Tip 1: Identify the sources of stress in your life
Tip 2: Practice the 4 A’s of stress management:
- Avoid unnecessary stress: It’s not healthy to avoid a stressful situation that needs to be addressed, but you may be surprised by the number of stressors in your life that you can eliminate.
- Alter the situation: If you can’t avoid a stressful situation, try to alter it.
- Adapt to the stressor: If you can’t change the stressor, change yourself.
- Accept the things you can’t change: Some sources of stress are unavoidable.
Tip 3: Get moving / Do physical activity
Tip 4: Connect to others
Tip 5: Make time for fun and relaxation
Tip 6: Manage your time better
Tip 7: Maintain balance with a healthy lifestyle
Tip 8: Learn to relieve stress in the moment
Source: Lawrence Robinson, Melinda Smith, M.A., and Robert Segal, M.A.
Name of the activity:
Stress for Success
The aim of the activity:
For all participants to experience a stressful situation and how to manage it for a success result.
Skills that the activity develops:
- Stress Management
- Be focused on a concrete activity
How many people the activity is suited for:
Minimum a group of 4
Time requirement for the activity:
How many instructors are needed?
Other requirements for the activity:
Describe the activity in a clear and concise manner:
IMPLEMENTATION: Ask participants to stand and form circles of about five to eight people. Give each group one stress ball to begin. Have the first person throw a ball to someone else and remember who they threw it to since they will be asked to remember and continue the same pattern. If there is only one group, you can be part of the group, but if there is more than one, make sure you are not in the mix, since you will need to move around between groups. Each person throws the ball to someone who has not yet had the ball. The last person sends it back to the original person who “keeps the ball rolling” a little faster than next time. (Do not have them throw to the same person twice until all members have gotten it first.) Once they have the pattern down, introduce another ball—then another and then another. Balls drop, roll, etc., but urge them to pick them up and continue. With five or six balls going at a time, it becomes quite a circus with a lot of laughing!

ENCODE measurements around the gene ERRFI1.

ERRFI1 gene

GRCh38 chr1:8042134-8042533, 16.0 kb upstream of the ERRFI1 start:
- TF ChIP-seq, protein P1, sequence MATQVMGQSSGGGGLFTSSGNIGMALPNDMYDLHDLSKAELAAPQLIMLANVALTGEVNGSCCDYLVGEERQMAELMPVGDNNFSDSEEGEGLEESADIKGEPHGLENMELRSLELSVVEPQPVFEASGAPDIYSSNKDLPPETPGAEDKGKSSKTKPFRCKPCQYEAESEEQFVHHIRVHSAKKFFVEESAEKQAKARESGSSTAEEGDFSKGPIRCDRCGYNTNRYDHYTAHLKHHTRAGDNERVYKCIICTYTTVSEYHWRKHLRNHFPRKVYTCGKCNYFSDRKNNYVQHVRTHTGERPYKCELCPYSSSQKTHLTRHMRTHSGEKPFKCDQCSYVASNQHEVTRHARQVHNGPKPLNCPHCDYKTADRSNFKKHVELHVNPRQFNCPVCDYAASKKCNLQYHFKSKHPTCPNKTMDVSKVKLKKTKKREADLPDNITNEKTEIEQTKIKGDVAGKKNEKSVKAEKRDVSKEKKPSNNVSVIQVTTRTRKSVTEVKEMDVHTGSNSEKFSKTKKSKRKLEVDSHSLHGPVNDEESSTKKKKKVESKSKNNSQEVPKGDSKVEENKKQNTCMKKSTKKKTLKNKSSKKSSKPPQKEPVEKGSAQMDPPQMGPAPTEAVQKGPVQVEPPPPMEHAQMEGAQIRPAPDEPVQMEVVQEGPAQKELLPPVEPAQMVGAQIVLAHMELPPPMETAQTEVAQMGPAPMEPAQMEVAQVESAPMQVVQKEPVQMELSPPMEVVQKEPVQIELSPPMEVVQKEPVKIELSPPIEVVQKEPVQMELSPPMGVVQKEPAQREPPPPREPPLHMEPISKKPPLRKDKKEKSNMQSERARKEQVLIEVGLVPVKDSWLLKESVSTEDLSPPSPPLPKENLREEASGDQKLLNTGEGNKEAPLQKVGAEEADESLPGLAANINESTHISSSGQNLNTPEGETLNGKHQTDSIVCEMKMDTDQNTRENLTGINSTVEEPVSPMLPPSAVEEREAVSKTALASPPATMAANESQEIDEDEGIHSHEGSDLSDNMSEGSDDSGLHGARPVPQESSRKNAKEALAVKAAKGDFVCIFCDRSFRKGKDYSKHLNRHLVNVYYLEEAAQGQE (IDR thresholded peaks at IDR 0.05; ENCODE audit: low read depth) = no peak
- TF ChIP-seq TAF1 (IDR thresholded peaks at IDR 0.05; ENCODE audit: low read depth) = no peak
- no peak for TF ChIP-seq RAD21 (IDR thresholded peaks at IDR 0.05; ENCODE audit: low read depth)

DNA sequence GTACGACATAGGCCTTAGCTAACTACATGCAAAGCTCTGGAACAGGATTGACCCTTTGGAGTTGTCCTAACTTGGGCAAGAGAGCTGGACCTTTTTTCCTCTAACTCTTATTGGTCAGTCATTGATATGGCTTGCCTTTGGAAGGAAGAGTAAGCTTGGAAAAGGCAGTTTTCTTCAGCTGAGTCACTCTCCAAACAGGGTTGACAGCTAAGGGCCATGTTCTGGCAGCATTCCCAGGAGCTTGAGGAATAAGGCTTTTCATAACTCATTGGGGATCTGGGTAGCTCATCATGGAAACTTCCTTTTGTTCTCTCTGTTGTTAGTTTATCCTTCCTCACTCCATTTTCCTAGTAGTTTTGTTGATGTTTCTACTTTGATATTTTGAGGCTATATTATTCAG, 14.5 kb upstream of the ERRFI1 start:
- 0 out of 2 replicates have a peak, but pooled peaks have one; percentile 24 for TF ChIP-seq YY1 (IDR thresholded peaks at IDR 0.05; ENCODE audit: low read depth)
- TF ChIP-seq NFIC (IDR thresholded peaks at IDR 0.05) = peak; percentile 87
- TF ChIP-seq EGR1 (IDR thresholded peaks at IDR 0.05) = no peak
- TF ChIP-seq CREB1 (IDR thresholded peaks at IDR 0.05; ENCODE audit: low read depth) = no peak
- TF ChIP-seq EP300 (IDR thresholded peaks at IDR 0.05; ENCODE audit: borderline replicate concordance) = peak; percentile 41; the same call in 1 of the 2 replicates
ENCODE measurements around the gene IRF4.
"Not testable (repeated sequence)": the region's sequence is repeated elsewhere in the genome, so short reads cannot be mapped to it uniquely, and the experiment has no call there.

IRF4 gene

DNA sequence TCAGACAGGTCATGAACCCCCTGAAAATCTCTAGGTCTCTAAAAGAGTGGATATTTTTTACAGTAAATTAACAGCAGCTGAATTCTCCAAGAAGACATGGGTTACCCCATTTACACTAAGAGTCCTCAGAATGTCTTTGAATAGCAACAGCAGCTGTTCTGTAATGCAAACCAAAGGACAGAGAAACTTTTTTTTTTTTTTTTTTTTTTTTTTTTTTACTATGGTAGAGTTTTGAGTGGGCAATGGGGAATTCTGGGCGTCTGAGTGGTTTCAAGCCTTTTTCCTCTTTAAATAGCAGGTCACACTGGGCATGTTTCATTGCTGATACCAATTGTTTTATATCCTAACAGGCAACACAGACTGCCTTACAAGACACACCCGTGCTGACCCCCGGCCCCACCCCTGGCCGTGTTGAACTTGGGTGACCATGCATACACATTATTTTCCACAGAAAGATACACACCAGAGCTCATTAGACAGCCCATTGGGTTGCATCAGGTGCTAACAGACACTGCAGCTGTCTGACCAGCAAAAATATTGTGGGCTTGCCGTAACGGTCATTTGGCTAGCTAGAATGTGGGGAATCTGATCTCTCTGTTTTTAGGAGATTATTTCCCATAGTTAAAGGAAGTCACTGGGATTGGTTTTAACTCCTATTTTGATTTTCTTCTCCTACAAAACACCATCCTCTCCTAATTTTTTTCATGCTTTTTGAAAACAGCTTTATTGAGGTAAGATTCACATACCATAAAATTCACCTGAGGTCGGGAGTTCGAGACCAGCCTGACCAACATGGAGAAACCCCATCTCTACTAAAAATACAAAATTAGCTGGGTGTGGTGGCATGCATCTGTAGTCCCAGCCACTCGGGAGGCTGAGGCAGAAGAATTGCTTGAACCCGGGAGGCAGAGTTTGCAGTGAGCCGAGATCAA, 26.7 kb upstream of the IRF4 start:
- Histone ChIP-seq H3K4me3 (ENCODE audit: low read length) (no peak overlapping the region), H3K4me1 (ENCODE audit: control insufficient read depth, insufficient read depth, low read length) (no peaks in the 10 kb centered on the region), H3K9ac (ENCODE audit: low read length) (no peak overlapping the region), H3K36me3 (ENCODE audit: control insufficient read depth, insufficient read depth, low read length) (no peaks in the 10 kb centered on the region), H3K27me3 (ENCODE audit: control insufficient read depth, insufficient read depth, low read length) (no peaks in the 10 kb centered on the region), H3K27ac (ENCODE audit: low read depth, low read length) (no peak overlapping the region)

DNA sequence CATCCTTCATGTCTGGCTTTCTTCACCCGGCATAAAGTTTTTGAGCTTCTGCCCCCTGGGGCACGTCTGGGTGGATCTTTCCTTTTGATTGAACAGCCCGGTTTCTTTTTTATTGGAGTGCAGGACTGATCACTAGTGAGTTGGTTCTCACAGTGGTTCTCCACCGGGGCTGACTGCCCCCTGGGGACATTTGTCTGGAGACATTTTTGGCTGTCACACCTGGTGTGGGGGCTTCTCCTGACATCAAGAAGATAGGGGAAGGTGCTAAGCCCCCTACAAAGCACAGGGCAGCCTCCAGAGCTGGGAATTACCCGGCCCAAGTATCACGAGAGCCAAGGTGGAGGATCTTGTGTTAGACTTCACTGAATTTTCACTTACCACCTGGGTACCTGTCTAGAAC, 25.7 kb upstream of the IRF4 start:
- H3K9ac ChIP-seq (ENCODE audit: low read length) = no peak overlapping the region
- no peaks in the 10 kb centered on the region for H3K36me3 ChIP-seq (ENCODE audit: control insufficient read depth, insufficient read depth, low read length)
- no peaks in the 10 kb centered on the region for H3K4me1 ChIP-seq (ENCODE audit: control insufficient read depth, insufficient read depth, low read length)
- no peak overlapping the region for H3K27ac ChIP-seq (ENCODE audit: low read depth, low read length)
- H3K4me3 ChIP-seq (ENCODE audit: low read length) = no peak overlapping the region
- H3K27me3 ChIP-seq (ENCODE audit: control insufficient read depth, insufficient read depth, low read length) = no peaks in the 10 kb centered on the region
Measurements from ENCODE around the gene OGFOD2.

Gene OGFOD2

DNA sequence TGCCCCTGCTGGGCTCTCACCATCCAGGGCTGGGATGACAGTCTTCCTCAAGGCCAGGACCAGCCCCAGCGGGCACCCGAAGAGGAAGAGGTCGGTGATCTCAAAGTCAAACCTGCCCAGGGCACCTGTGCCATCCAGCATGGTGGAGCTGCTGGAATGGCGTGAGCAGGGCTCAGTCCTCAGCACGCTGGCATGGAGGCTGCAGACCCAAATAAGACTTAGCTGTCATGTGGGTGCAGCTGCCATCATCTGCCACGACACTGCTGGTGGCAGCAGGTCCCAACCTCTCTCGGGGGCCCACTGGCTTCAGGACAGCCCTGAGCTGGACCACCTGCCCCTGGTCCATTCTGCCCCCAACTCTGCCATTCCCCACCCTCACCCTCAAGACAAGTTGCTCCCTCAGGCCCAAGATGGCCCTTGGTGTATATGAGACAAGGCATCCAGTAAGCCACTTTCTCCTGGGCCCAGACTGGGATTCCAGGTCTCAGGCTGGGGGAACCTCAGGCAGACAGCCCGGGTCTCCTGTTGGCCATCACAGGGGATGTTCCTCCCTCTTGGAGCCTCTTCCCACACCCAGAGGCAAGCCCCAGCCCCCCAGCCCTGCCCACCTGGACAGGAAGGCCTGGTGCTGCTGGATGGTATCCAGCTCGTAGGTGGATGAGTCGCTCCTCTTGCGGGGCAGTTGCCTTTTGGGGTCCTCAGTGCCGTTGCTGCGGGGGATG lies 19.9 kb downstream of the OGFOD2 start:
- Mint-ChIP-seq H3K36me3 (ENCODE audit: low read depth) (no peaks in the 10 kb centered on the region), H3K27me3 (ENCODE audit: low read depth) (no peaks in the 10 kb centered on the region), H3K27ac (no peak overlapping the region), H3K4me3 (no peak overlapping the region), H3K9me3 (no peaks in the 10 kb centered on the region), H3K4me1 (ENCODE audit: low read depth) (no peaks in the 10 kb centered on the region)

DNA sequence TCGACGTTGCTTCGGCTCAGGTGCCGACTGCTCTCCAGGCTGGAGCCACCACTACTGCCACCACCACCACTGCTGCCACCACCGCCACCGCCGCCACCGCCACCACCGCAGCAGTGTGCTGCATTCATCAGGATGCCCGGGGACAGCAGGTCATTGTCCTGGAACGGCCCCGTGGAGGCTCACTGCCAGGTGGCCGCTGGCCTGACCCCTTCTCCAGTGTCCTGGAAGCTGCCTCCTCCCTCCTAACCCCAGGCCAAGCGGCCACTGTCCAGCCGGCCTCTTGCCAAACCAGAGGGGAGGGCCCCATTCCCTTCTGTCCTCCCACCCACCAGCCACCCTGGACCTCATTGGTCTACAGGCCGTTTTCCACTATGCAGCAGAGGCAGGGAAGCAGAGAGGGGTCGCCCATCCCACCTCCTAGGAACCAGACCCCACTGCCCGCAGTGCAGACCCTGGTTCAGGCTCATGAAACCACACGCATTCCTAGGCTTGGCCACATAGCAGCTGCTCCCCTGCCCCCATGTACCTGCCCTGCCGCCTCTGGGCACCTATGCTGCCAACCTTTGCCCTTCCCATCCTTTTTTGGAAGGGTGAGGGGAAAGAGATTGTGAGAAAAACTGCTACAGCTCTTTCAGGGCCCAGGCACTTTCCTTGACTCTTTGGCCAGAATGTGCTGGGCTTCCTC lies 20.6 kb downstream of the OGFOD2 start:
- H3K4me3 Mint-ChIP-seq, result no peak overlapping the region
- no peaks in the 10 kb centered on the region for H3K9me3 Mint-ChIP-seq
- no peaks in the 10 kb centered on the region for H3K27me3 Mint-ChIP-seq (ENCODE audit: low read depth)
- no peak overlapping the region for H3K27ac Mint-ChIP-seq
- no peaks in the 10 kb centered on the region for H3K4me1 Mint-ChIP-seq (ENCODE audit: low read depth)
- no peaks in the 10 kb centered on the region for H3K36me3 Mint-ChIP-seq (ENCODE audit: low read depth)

PROCESSING: After about five minutes, have everyone sit down and identify what they can learn from the activity (besides it being hard to keep all the balls in the air!). What did they learn they had to do to be successful? How many thoughts of what they would eat for dinner, etc.?
This is a great lesson on mindfulness, as people are totally in the present, and thus would be an ideal activity for groups when addressing the subject of mindfulness. Point out that life is like the activity—we all juggle many things at one time, and if we are not focused, things get dropped! If we focus too much on the past or present, the stress balls will pound and bombard us if we are not alert.
- Lawrence Robinson, Melinda Smith, M.A., and Robert Segal, M.A
- Goleman, Daniel. Emotional Intelligence – The Ground-breaking Book that Redefines What It Means to Be Smart (2006) – New York [u.a.]: Bantam Books.